This post is meant as a short tutorial on how to set up PySpark to access a MySQL database and run a quick machine learning algorithm with it. Both PySpark and MySQL are locally installed onto a computer running Kubuntu 20.04 in this example, so this can be done without any external resources.
Installing MySQL onto a Linux machine is fairly quick thanks to the
apt package manager with
sudo apt install mysql-server. Once it’s installed, you can run
sudo mysql in a terminal to access MySQL from the command line:
For PySpark, just running
pip install pyspark will install…
When trying to look at examples of LSTMs in Keras, I’ve found a lot that focus on using them to predict stock prices in the future. Most are pretty bare-bones though, consisting of little more than a basic LSTM network and a quick plot of the prediction. Though I think the utility of these models is a little questionable, it brought a question into my head: how accurate are the predictions made by a model trained on one stock if it’s predicting on another stock?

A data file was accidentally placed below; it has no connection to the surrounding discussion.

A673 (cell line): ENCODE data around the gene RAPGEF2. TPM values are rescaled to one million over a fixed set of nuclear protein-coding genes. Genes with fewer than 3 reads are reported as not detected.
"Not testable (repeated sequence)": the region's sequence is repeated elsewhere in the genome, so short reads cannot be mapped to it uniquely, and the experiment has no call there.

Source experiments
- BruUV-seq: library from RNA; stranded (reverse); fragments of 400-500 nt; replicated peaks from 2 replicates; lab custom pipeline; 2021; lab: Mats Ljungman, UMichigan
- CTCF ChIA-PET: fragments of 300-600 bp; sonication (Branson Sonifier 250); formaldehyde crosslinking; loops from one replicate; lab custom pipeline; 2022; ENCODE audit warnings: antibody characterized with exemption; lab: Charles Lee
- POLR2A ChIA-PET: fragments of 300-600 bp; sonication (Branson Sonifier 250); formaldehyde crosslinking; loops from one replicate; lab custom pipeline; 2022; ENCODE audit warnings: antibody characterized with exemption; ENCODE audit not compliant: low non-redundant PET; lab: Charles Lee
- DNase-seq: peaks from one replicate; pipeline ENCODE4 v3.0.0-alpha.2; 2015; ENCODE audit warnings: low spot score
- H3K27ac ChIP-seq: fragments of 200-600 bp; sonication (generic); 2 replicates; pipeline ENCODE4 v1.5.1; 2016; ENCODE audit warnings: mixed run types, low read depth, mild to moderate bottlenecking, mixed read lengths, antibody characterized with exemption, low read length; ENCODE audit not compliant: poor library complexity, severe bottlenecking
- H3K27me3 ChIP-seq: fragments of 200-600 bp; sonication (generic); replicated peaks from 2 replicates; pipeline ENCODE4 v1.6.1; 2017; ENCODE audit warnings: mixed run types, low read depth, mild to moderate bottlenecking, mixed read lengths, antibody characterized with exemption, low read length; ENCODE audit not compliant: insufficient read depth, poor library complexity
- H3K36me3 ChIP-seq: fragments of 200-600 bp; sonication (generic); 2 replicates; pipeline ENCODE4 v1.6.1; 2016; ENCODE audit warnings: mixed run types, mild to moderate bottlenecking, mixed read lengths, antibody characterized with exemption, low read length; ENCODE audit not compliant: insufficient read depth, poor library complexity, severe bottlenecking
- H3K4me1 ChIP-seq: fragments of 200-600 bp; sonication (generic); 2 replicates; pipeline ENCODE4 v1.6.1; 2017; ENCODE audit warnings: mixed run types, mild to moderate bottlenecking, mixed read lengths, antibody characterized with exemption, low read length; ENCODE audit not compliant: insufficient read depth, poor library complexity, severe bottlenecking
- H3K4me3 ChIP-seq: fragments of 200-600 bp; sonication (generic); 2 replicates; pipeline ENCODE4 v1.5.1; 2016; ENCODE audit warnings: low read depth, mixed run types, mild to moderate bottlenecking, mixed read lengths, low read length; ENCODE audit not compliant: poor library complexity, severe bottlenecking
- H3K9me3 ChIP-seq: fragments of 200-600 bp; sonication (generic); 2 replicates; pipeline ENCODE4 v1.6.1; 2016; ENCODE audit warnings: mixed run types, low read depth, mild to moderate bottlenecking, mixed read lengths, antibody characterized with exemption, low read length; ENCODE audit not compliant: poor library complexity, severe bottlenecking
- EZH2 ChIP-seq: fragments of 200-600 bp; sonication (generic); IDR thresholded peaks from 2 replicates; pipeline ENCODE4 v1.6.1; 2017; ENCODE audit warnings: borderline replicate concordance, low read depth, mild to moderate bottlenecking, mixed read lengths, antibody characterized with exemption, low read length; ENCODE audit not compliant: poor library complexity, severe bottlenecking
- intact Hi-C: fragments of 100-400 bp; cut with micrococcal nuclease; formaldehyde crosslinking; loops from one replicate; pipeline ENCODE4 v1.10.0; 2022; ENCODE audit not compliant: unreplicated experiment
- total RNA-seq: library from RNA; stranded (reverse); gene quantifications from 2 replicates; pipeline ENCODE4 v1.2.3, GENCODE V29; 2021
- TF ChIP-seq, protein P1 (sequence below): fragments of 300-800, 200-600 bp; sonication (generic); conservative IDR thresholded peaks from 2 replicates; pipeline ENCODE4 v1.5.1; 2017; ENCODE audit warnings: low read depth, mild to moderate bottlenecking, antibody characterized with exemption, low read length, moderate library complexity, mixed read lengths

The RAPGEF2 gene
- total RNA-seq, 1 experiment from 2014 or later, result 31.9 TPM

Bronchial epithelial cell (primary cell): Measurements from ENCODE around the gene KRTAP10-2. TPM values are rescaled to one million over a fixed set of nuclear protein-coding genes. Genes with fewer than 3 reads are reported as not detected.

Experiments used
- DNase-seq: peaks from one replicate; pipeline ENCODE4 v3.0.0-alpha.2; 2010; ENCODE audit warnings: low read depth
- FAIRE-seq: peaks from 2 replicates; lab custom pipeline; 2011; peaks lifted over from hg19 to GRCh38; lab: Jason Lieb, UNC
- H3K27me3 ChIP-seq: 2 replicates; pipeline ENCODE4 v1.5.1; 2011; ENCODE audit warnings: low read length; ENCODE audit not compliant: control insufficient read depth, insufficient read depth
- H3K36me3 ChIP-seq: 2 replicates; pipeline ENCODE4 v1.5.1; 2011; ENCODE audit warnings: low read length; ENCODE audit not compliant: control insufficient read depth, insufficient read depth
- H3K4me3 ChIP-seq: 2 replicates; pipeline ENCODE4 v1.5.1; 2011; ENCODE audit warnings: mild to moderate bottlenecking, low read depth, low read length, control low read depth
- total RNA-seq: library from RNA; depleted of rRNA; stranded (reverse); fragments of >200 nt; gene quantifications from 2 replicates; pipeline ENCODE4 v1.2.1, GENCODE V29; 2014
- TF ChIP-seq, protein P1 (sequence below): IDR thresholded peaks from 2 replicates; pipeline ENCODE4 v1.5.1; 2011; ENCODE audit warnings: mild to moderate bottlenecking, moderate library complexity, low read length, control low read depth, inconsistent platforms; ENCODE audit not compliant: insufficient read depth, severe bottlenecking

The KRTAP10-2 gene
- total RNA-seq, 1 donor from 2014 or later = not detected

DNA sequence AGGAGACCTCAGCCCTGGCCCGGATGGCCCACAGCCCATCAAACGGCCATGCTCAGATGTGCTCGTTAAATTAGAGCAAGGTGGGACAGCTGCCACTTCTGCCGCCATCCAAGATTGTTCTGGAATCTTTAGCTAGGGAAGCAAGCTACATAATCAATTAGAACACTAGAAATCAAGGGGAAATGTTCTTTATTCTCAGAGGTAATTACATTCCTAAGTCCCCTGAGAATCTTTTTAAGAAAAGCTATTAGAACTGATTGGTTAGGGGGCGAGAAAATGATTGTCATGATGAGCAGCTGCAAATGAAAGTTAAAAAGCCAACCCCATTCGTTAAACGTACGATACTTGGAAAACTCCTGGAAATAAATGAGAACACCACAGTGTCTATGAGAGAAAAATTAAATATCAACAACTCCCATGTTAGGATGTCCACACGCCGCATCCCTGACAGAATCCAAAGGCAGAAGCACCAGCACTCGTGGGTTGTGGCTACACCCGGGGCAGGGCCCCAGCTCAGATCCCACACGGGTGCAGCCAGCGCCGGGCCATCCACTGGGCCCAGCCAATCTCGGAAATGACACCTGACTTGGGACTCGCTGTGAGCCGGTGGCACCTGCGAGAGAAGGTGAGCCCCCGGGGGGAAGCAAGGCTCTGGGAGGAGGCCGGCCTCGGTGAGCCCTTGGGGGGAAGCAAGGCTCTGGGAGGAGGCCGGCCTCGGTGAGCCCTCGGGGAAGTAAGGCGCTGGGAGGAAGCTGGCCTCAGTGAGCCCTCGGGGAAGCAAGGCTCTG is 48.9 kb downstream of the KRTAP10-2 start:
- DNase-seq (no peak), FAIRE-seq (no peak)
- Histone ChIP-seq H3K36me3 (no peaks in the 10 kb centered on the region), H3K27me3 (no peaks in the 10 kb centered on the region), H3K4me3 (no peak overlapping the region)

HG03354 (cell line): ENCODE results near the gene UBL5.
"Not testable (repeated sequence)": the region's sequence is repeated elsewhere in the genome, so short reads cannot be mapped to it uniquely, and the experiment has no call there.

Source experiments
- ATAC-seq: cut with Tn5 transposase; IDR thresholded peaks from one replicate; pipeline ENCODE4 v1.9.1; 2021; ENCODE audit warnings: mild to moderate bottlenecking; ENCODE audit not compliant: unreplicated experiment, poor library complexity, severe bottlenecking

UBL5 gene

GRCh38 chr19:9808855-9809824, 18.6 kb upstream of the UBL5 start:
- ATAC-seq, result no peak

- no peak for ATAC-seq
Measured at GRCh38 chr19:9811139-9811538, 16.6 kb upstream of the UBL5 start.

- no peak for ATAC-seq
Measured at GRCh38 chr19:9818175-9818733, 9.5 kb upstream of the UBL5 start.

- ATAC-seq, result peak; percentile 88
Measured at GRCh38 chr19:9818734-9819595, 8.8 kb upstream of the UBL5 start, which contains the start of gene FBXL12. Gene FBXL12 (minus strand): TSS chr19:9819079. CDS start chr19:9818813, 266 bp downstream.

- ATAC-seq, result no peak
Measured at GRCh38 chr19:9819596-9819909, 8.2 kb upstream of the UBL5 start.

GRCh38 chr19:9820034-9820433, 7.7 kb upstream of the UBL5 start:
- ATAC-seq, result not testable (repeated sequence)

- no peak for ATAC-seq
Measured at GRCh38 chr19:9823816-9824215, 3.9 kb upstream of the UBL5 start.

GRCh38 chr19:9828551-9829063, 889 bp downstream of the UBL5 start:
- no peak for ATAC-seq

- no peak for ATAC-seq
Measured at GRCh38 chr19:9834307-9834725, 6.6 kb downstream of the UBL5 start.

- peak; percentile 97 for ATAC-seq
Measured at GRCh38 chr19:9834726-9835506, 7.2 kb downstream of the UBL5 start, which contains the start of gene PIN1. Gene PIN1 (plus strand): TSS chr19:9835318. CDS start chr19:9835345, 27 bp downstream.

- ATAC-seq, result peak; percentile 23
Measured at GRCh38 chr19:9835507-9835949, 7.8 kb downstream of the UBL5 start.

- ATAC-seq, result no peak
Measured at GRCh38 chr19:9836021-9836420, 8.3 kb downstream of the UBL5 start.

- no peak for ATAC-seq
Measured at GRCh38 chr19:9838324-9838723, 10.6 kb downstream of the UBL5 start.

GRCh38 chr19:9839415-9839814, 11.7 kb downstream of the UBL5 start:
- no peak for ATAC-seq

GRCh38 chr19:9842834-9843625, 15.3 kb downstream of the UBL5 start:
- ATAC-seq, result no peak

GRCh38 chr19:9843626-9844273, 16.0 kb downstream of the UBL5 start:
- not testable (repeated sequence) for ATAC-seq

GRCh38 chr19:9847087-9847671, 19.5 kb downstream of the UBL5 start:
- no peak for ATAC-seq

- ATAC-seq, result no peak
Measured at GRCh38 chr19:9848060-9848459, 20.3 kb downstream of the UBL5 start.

The full code can be found here.
Stocks are correlated with each other to varying…
I see a lot of examples of data science projects and their technical underpinnings. I also see plenty of posts giving broad but ultimately vague advice on how to do such a project. But few, if any, seem to actually walk through a thought process for making a project. …
Early-career data scientist/statistician, recently finished a Master’s in Statistics.